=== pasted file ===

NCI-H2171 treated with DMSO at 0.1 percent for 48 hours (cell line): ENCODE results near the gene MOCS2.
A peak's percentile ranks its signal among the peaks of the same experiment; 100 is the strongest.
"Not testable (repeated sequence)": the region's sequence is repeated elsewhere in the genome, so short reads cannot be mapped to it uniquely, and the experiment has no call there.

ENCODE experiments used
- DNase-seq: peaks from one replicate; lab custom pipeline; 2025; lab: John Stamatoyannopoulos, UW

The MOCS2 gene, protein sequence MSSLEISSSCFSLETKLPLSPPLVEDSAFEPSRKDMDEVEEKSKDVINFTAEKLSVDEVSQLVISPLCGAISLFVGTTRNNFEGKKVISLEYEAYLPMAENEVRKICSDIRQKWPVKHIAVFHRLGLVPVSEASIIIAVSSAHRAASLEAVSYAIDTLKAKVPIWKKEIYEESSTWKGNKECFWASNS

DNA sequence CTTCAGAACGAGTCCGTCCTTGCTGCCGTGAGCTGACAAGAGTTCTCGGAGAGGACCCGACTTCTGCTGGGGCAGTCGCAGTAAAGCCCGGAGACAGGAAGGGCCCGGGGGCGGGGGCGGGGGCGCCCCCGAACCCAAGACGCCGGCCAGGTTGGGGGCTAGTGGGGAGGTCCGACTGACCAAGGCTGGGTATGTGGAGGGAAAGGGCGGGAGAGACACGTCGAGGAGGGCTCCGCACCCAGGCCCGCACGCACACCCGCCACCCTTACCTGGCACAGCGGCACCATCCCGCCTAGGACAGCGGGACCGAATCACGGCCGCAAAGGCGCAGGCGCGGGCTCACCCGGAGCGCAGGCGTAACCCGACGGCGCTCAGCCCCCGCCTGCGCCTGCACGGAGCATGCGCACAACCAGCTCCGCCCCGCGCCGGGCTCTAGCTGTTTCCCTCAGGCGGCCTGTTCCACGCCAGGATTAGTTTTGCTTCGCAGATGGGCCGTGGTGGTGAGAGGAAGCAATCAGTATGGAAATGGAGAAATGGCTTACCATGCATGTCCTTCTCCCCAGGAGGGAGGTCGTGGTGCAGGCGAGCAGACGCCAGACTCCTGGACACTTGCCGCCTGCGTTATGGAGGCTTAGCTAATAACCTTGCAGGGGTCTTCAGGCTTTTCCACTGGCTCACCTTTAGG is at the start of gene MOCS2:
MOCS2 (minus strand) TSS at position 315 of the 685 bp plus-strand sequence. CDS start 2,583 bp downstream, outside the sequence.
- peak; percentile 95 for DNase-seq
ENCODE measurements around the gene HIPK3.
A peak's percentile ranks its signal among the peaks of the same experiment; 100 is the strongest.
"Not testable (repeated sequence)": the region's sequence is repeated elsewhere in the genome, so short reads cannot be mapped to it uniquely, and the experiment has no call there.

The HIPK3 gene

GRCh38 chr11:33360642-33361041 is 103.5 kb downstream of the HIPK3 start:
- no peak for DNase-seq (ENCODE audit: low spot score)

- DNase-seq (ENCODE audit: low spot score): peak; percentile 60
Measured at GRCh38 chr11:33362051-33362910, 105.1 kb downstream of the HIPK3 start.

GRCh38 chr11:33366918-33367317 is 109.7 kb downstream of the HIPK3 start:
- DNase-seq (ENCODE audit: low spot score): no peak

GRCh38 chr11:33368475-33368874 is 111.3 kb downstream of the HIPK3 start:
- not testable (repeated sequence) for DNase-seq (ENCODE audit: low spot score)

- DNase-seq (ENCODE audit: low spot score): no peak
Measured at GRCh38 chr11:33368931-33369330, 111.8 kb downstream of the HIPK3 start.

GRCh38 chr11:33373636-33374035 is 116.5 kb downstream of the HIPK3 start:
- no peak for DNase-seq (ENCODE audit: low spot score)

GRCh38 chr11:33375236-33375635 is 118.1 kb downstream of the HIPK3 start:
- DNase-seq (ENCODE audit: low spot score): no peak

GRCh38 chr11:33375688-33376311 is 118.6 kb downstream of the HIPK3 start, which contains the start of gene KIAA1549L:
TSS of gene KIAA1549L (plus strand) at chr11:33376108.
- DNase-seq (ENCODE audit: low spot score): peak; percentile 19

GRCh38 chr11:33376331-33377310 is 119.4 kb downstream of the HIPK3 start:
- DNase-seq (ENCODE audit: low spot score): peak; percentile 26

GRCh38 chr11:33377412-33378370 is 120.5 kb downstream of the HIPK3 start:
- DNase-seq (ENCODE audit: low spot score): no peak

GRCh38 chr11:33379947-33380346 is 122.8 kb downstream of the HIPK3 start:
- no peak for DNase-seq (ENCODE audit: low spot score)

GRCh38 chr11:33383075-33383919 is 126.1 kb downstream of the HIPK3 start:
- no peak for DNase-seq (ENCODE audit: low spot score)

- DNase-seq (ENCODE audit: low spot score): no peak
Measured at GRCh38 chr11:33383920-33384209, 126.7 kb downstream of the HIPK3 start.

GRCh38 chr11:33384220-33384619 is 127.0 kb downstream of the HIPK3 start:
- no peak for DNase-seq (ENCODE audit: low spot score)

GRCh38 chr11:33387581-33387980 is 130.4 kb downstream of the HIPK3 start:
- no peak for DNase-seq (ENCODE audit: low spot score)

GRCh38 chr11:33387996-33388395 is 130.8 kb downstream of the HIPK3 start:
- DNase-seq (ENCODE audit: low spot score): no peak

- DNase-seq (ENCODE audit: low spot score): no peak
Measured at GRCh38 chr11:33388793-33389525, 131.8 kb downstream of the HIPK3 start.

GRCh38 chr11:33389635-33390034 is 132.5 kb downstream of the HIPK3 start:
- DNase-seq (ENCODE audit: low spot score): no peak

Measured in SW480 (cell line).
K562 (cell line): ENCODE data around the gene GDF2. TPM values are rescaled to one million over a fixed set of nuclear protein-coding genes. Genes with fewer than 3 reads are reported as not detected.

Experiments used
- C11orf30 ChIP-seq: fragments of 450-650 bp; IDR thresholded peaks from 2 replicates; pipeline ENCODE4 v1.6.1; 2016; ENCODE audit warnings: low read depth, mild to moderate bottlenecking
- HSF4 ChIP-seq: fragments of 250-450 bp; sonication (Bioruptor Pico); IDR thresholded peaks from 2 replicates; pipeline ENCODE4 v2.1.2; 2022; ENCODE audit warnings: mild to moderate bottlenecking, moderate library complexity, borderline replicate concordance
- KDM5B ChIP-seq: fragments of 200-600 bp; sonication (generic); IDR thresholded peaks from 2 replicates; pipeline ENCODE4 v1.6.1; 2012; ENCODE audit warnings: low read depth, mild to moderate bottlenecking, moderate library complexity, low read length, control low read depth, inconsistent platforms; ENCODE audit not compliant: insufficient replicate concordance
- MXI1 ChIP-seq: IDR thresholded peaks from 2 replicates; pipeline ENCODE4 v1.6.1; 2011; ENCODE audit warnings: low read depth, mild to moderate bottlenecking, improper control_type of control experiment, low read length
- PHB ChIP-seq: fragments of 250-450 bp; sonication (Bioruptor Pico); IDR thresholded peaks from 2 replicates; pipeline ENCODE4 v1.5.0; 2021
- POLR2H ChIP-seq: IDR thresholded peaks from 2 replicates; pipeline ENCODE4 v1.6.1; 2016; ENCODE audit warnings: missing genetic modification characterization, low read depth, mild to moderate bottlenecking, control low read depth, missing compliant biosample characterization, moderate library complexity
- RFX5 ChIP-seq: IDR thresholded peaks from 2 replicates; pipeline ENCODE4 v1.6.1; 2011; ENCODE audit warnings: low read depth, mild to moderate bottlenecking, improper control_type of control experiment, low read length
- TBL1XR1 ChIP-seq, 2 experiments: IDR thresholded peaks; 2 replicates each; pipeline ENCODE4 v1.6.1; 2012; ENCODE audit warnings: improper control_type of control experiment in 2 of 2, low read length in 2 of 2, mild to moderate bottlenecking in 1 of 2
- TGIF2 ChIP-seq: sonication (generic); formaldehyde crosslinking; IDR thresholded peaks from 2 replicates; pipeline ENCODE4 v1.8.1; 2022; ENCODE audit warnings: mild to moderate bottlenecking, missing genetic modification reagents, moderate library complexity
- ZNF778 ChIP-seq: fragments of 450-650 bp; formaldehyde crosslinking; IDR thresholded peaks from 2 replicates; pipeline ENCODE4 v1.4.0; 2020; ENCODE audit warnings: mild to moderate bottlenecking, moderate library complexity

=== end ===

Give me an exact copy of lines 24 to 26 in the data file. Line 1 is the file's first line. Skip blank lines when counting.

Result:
GRCh38 chr11:33373636-33374035 is 116.5 kb downstream of the HIPK3 start:
- no peak for DNase-seq (ENCODE audit: low spot score)

GRCh38 chr11:33375236-33375635 is 118.1 kb downstream of the HIPK3 start: